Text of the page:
Mascot list narrowed to seven

Yuma School District-1 now is actively seeking feedback from the students in regards to the pending mascot change.
The Yuma-1 Board of Education held a work session Monday night in the Yuma Middle School Commons to get more public input. It was decided by the end of the meeting try to gauge the feelings of students at Yuma High School and YMS. A Google Works form would be created that could be accessed by all students.

Previously, a list of 15 potential new mascots, submitted by community members, had been determined at the board’s September meeting. The district sought more public input on those 15. Now the list is at seven, as they were the only ones of the 15 to get any support.
The list of seven being presented to the students is: Tribe, Yetis, Aggies, Pioneers, Bison, Huntsmen and Lightning.
The board will review all the community feedback again Monday at its regular monthly meeting. The timeline calls for the board selecting a new mascot at its November 15 regular meeting. That gives the district time to begin working with companies for developing a new logo, which will be approved at the January meeting so the district can begin ordering new uniforms for fall sports. (The district has until June 1, 2022 to eradicate the Indians mascot, as dictated by Senate Bill 21-116 passed earlier this year by the Colorado Legislature.)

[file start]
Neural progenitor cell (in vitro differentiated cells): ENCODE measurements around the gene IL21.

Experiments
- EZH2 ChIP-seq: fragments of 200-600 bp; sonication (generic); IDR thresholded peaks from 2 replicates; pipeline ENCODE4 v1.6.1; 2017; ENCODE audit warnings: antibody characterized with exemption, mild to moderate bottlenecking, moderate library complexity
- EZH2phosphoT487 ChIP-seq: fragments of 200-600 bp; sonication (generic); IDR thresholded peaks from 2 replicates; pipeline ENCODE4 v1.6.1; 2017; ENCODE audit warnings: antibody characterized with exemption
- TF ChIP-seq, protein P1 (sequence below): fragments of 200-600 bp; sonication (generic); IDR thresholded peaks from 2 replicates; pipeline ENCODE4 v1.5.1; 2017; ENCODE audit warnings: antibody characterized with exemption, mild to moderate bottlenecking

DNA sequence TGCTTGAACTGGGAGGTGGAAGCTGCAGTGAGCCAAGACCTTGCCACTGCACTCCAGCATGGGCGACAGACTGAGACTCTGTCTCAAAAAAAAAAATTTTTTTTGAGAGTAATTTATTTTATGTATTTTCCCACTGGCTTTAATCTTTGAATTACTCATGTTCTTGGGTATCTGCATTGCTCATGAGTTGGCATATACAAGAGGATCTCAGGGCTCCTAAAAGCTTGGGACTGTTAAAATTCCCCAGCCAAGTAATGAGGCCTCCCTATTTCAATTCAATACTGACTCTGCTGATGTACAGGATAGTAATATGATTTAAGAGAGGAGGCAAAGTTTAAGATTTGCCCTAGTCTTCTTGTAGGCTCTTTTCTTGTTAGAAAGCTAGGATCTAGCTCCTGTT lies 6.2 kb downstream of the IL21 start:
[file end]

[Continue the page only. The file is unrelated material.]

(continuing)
Even then, Athletic Director/Dean of Students Michael Dischner said Monday that the timeline might be tighter than originally thought thanks to the worldwide supply chain dilemma.
Fifteen people attended the work session, Monday night, including Dischner and YHS Principal Brady Nighswonger.
The board was asked about the possibility of the Native American Guardians Association’s lawsuit against the state over Senate Bill 21-116, resulting in an injunction that could lead to Yuma keeping its Indians mascot.
Board President Dan Ross said it would be wonderful if it worked, and the district will not make changes until it has to, but needs to be prepared to move forward. He pointed out that even if an injunction is granted, there is no guarantee it would hold up.
Board member Duane Brown addressed the lawsuit, prefacing his comments by pointing out he practiced law in New Mexico for 33 years before moving back to Yuma five years ago.
He said the lawsuit’s filing is in federal district court. NAGA is trying to freeze the mascot law while preparing its case.
Brown noted that whichever side would lose a potential hearing in federal district court most likely would appeal it. It could move through several levels of the judicial system, and Brown noted the courts are notoriously slow in getting anything done.
He said in his opinion, NAGA is battling a war that already has been lost, noting that the changing of Native American mascots for schools and teams has been taking place for decades.
“It’s being eradicated, eliminated, that’s just a fact,” Brown said. “…We fought our battle, and we lost (in the legislature)…because we didn’t have the votes.”
He also noted that NAGA wants this to be a test case, so likely will push it as far as it can. “We need to move forward, Brown said. “…Hanging our hat on that is a false hope.”